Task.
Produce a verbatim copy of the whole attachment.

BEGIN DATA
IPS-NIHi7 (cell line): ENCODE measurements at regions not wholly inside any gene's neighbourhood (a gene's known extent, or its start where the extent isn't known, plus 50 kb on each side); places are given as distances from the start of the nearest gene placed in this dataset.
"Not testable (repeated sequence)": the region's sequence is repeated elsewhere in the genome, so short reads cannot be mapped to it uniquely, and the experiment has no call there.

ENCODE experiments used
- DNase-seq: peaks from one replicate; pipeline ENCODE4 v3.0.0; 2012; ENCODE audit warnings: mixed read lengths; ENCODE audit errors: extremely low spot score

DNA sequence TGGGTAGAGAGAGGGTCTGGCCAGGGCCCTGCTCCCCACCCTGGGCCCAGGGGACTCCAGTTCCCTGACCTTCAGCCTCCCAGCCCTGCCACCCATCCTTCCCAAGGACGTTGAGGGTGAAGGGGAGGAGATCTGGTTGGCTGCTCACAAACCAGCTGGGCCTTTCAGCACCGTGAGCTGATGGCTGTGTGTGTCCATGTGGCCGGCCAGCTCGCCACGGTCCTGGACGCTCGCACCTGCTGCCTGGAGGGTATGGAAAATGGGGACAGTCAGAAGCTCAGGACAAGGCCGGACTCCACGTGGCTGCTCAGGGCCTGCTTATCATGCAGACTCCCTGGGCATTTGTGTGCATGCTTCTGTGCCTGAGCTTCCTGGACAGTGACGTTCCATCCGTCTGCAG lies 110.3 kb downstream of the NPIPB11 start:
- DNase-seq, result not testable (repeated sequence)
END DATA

IPS-NIHi7 (cell line): ENCODE measurements at regions not wholly inside any gene's neighbourhood (a gene's known extent, or its start where the extent isn't known, plus 50 kb on each side); places are given as distances from the start of the nearest gene placed in this dataset.
"Not testable (repeated sequence)": the region's sequence is repeated elsewhere in the genome, so short reads cannot be mapped to it uniquely, and the experiment has no call there.

ENCODE experiments used
- DNase-seq: peaks from one replicate; pipeline ENCODE4 v3.0.0; 2012; ENCODE audit warnings: mixed read lengths; ENCODE audit errors: extremely low spot score

DNA sequence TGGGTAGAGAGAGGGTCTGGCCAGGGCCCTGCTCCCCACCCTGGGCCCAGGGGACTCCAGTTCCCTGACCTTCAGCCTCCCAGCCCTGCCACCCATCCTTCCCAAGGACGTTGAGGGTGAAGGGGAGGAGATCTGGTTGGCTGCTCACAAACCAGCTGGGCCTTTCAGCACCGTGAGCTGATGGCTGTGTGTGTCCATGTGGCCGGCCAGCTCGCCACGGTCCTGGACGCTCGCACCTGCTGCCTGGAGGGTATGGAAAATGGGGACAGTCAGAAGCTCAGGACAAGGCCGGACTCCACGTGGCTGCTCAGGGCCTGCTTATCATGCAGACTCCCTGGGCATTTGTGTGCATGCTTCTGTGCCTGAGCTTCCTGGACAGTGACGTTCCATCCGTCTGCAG lies 110.3 kb downstream of the NPIPB11 start:
- DNase-seq, result not testable (repeated sequence)